See Sarzana guide for highlights and historic monuments
The archaeological remains show that Sarzana was inhabited from the Neolithic period onwards, but the early history of the city is virtually unknown, and there are few sources of information.
Sarzana is first mentioned in a document of 965 by Emperor Otto III (980-1002), in which the “Castrum Sarzanae”, located where now stands the fortress of “Sarzanello”, was recognized as a possession of the Bishop of Luni; at this time Sarzana was mentioned as a simple castle, called the “Castrum de Sarzana”.
We also know that by the end of 13th century, it appeared as a walled village which included an ancient tower.
In another document dating from 1165, Emperor Frederick I (1122-1190) put the city under his special protection, removing it from the domain of the bishops of Luni, to which it was had long been subjected.
With the decline of Luni, Pope Innocent III (1160 approx.-1216) decreed a bishopric in Sarzana. After several changes of ownership between the bishops and the Marquis of Genoa, in 1316 Bishop Gherardino Malaspina (died 1321) appointed Castruccio Castracani (1281-1328) to be Viscount of the Sarzana Diocese, who dominated the city until his death.
After the return of the Pisani, Sarzana came under the domination of the Republic of Genoa (1438) and then to the Medici, who besieged the city in 1487, destroying the "Firmafede" fortress. This fortress was later rebuilt and actually called the Citadel.
Control of the area then returned to the Genoese, who governed the city until the conquest by Napoleon. In 1797 he entered Sarzana in the Ligurian Democratic Republic, naming it the capital of one of the three cantons of the Department of the Apennines.
In 1815, after the Congress of Vienna, its territory was included in the Kingdom of Sardinia, and from 1861 it became part of the Kingdom of Italy.
Origins of the name Sarzana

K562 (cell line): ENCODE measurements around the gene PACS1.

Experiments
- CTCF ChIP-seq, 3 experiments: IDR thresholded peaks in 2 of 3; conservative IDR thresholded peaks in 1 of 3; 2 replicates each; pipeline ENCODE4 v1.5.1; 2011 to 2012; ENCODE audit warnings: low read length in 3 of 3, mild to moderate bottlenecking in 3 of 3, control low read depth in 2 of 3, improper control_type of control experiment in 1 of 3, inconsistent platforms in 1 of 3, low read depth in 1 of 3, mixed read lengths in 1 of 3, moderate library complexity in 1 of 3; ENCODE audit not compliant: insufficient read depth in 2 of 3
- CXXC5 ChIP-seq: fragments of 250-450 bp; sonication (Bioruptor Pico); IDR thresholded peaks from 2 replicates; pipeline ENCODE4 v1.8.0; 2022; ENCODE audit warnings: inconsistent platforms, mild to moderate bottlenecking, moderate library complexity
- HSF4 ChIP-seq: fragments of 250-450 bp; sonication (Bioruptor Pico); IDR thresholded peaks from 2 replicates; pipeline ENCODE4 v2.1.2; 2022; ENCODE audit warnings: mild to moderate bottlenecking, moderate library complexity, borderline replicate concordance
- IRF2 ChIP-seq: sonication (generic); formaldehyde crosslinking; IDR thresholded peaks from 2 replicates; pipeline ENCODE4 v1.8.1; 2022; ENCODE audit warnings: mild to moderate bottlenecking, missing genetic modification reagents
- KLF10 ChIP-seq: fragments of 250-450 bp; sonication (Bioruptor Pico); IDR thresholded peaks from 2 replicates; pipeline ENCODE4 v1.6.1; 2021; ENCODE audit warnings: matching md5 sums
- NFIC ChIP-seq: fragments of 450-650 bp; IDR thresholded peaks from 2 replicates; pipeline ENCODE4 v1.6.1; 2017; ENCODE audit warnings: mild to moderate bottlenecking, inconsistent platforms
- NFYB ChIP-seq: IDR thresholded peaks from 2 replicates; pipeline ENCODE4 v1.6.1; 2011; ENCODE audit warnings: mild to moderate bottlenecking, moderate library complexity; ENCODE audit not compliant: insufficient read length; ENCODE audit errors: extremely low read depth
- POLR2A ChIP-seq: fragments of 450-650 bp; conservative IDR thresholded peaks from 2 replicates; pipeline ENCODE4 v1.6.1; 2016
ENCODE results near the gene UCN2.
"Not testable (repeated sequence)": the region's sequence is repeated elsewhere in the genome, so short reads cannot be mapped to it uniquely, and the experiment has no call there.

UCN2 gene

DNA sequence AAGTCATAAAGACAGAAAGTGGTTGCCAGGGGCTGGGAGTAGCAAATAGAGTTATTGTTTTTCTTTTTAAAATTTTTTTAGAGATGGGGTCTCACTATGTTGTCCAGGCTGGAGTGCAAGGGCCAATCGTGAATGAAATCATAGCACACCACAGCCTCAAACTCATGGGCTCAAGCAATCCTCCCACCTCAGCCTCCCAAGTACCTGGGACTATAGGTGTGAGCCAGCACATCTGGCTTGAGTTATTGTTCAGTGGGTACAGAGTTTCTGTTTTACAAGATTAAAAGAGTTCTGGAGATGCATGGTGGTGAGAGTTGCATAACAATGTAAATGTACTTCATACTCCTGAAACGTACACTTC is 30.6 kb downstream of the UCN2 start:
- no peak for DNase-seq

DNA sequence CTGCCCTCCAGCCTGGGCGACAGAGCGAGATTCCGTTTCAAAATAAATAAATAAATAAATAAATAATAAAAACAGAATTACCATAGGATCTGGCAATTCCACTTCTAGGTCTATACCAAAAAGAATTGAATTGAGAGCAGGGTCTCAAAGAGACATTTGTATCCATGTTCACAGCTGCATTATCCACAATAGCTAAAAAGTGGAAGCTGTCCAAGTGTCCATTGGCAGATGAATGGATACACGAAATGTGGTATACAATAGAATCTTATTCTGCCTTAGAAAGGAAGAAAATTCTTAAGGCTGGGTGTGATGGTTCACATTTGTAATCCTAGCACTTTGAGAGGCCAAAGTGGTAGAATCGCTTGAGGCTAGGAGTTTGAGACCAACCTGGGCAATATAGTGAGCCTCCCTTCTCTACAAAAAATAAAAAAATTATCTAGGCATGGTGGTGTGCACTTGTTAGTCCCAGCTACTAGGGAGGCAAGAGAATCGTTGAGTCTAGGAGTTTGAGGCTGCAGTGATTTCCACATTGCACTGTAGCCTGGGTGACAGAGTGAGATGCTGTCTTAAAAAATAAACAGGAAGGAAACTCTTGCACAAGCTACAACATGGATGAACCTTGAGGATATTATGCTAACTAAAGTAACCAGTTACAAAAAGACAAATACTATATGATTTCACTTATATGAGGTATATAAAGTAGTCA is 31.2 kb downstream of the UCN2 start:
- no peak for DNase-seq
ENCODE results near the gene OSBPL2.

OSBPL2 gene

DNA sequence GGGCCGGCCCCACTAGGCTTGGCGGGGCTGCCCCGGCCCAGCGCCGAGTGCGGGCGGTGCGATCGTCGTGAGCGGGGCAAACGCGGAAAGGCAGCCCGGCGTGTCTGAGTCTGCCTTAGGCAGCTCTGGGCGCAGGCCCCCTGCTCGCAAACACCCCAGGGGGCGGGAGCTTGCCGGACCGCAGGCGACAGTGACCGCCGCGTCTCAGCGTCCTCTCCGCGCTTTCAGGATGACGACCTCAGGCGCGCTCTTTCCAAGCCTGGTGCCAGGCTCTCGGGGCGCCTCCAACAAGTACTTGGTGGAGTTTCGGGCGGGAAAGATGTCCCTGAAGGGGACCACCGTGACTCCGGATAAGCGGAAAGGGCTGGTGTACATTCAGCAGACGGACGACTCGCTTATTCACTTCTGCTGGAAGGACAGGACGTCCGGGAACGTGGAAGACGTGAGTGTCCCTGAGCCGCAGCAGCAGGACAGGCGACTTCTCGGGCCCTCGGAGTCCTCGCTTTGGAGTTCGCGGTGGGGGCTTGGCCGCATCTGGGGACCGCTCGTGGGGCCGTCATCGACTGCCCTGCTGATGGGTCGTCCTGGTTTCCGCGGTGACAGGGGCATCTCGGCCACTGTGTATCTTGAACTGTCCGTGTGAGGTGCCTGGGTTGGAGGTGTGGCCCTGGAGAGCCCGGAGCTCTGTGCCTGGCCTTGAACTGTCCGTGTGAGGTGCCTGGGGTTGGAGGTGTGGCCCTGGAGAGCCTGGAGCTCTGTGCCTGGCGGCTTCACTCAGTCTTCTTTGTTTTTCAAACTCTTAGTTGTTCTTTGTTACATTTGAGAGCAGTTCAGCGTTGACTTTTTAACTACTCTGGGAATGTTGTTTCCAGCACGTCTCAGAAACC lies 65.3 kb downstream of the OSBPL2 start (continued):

As regards the etymology, traditionally the place-name "Sarzana" was explained as resulting from a family name, or by "Sergius," which would be derived from the Latin word "Sergianus" (masculine) and "Sergiana" (female). In the nineteenth century, Giovan Battista Semeria explained that:
"[...] 'Sarzana' was named for the 'Villa Sergiana', which belonged to a member of the ‘Sergia’ House: [...]" .
The history of the derivation of the name "Sergius" was narrated by E. Gerini, who wrote that the first origin of the city was due to:
"[...] some Sergius, son of the Roman proconsul Calpurnius; Sergius was exiled in the city of Luni and here he fabricated his villa, and the place was named after him [...]" .
An interesting study about the Italian name of Sarzana was implemented by G. Devoto, who observed that, in addition to "Sarzana", the ancient city was also called "Serezzana'. According to the scholar, “Serezzana” was a registered name in the ancient vocabulary of the “Crusca”, meaning “breeze” and “frozen wind”, adding that:
"[...] the etymology identifying 'Serezzana' with the ancient name of 'Sarzana' dates back to Salvini, who, after the name ‘Serezzana’, adds this brief parenthesis: "Serezzana’comes from 'Sarzana,' in Latin 'Villa Sergiana' [...]" .
By the mid-1960s many scholars had moved away from traditional proposals; these scenarios are summarized in the “Atti della Società Ligure di storia Patria” (1967:35), which states that in the last century (19th century) scholars have also thought about other solutions, such as, for example, Goffredo Casalis "[...] who had thought, next to "Sergiana", of a name derived from the term ‘Cariciana’ [" marsh-reeds "], (...) while Buffa had thought of a name of equal significance with 'Ad quartum', a Latin phrase indicating probably “Roman stations”, “post-houses”, where they changed horses.
The origin of Sarzana as "swamp", or "marshland", is accepted by G.B. Pellegrini .
Finally, a very interesting hypothesis which has its own scientific consistency, is the one that suggested that "Sarzana" may have an affinity with "Serra Azzano", and thus the name "Serrazzano" or "Serrazzana", of which G. Devoto had spoken; in this case “Azzano” derives from “Attius” and the suffix “-anus” (Atti-anus") implies the concept of "possession", so the term indicates a “land belonging to 'Attius'.”
The "Gens Atta" would be of Etruscan origin, known as "Atei" . Among all the etymologies, this seems to have excellent credentials of credibility.
See also the Sarzana visitor guide and travel information.
1. See G.B. Semeria “Secoli Cristiani della Liguria” ["Christian Centuries of Liguria”], Chirio and Minia, 1843: 4 footnote 3
2. See E. Gerini, “Memorie Storiche di Illustri scrittori” ["Historical Memories of Illustrious Writers"], Frediani, 1829: 45-46
3. See G. Devoto, in "Lingua Nostra", Sansoni, 1968: 115
4. “Italian toponymy: 10000 city names, countries, localities, regions, districts, rivers, mountains explained in their origin and history”, 1990: 193
5. See "Studi Etruschi”, 1963, vol. 31: 197